52 Facts About Osamu Tezuka


Osamu Tezuka was a Japanese manga artist, cartoonist, and animator.


Osamu Tezuka began what was known as the manga revolution in Japan with his New Treasure Island published in 1947.


Osamu Tezuka's death had an immediate impact on the Japanese public and other cartoonists.


The Osamu Tezuka family were prosperous and well-educated; his father Yutaka worked in management at Sumitomo Metals, his grandfather Taro was a lawyer, and his great-grandfather Ryoan and great-great-grandfather Ryosen were doctors.


Osamu Tezuka frequently took him to the Takarazuka Grand Theater, which often headlined the Takarazuka Revue, an all-female musical theater troupe.


Osamu Tezuka said that he had a profound "spirit of nostalgia" for Takarazuka.


When Osamu Tezuka was young, his father showed him Walt Disney films and he became a Disney movie buff, seeing the films multiple times in a row, most famously seeing Bambi more than 80 times.


Osamu Tezuka started to draw comics around his second year of elementary school, in large part inspired by Disney animation; he drew so much that his mother would have to erase pages in his notebook in order to keep up with his output.


Osamu Tezuka was inspired by the works by Suiho Tagawa and Unno Juza.


Osamu Tezuka continued to develop his manga skills throughout his school career.


In 1945, Osamu Tezuka was accepted into Osaka University and began studying medicine.


Osamu Tezuka came to the realization that he could use manga as a means of helping to convince people to care for the world.


Osamu Tezuka began talks with fellow manga creator Shichima Sakai, who pitched Osamu Tezuka a story based on Robert Louis Stevenson's classic adventure novel, Treasure Island.


Sakai promised Osamu Tezuka a publishing spot from Ikuei Shuppan if he would work on the manga.


Osamu Tezuka finished the manga, only loosely basing it on the original work.


In 1951 Osamu Tezuka graduated from the Osaka School of Medicine and published Ambassador Atom, the first appearance of the Astro Boy character.


That same year Osamu Tezuka joined a group known as the Tokyo Children Manga Association, consisting of other manga artists such as Baba Noboru, Ota Jiro, Furusawa Hideo, Eiichi Fukui, Irie Shigeru, and Negishi Komichi.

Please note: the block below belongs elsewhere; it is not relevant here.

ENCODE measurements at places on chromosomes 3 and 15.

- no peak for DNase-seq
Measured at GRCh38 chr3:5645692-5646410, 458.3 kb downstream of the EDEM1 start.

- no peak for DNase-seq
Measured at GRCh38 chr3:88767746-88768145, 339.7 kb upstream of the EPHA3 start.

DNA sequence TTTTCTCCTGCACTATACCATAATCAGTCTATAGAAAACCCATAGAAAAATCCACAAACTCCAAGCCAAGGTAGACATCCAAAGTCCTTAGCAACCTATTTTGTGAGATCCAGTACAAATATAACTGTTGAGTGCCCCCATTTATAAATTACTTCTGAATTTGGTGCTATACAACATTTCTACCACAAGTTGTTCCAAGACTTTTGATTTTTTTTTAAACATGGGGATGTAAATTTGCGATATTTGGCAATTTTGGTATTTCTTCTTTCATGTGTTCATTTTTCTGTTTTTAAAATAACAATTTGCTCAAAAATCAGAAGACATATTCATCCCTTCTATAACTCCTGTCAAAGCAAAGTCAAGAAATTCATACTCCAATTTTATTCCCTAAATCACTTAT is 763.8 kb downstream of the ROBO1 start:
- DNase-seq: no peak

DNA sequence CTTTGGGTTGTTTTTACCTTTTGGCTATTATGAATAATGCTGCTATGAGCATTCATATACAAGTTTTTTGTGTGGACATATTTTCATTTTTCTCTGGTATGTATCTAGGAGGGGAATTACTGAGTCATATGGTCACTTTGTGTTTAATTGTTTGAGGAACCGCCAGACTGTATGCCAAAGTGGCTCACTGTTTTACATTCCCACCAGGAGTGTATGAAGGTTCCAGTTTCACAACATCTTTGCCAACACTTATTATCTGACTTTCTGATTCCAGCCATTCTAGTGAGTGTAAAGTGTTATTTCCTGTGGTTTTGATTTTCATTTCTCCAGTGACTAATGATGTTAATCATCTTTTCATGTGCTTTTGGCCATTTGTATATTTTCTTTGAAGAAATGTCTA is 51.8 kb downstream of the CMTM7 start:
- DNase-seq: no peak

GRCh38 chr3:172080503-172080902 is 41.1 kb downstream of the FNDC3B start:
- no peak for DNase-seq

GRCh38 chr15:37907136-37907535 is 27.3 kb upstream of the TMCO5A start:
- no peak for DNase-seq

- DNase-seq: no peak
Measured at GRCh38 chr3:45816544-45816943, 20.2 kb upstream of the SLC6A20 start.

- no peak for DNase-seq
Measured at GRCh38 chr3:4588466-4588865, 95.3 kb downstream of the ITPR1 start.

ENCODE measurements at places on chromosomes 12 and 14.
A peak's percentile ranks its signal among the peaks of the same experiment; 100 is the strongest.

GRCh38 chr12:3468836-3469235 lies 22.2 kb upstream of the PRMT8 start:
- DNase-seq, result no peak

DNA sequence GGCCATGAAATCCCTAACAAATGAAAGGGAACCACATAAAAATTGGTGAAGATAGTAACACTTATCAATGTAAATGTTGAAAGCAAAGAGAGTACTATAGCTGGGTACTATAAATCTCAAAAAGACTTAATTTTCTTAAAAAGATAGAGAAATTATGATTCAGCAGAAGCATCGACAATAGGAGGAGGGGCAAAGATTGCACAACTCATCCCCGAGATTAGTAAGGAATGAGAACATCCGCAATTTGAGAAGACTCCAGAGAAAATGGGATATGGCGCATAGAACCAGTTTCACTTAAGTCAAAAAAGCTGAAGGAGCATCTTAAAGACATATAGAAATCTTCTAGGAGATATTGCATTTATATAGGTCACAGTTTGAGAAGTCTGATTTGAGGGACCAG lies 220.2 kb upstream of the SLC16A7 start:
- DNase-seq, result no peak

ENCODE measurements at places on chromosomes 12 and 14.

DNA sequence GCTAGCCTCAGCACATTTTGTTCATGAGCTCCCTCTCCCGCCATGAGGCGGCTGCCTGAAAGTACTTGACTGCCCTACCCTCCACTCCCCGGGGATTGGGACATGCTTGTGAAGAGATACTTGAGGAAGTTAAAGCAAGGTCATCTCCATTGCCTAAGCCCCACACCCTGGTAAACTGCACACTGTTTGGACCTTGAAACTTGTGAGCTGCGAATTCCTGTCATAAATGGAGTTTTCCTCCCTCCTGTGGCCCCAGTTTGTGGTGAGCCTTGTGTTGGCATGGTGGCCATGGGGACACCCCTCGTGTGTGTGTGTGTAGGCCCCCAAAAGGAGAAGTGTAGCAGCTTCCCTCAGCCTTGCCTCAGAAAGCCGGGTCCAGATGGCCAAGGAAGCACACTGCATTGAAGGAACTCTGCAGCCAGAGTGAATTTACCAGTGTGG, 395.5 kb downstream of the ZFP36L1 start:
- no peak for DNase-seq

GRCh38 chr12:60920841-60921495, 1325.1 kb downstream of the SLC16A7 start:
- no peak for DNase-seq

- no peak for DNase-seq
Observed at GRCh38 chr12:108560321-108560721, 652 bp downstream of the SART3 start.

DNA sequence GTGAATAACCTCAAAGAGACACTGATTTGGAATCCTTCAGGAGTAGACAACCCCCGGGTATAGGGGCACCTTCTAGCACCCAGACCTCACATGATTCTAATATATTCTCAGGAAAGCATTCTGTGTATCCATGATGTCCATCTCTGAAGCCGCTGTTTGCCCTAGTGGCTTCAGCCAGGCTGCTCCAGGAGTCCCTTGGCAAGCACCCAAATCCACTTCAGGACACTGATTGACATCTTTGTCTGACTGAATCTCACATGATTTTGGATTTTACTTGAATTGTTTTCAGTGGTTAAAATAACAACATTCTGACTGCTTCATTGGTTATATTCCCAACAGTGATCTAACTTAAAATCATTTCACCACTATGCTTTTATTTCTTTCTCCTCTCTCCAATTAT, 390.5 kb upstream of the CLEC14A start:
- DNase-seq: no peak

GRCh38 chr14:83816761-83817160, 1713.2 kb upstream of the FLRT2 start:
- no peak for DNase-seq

In 1954 Osamu Tezuka first published what he would consider his life's work, Phoenix, which originally appeared in Mushi Production Commercial Firm.


Osamu Tezuka was eventually given the task of storyboarding the film, so that he didn't actually have to animate anything and something in the production could get done.


Osamu Tezuka did not follow Toei's deadlines, and after a year of working on the project and several weeks of threats from Toei's producers, he finally delivered his 500-page storyboard so the animators could do their job in the autumn of 1959.


That said, the crew found the storyboard to be entirely unpractical, lacking pacing and a clear plot for a 90-minute film, instead something that would be better told through an open-ended weekly comic like what Osamu Tezuka had been producing.


However, Osamu Tezuka's simplified art style made the entire animation process much more efficient.


Osamu Tezuka did not enjoy his time at Toei, and he especially did not like that he felt he had no control over "his" story or the ending.


In 1961, Osamu Tezuka entered the animation industry in Japan by founding the production company Mushi Productions as a rival of Toei Animation.


The only reason Astro Boy was able to survive its inception is because Osamu Tezuka was able to sell the foreign rights to NBC Enterprises.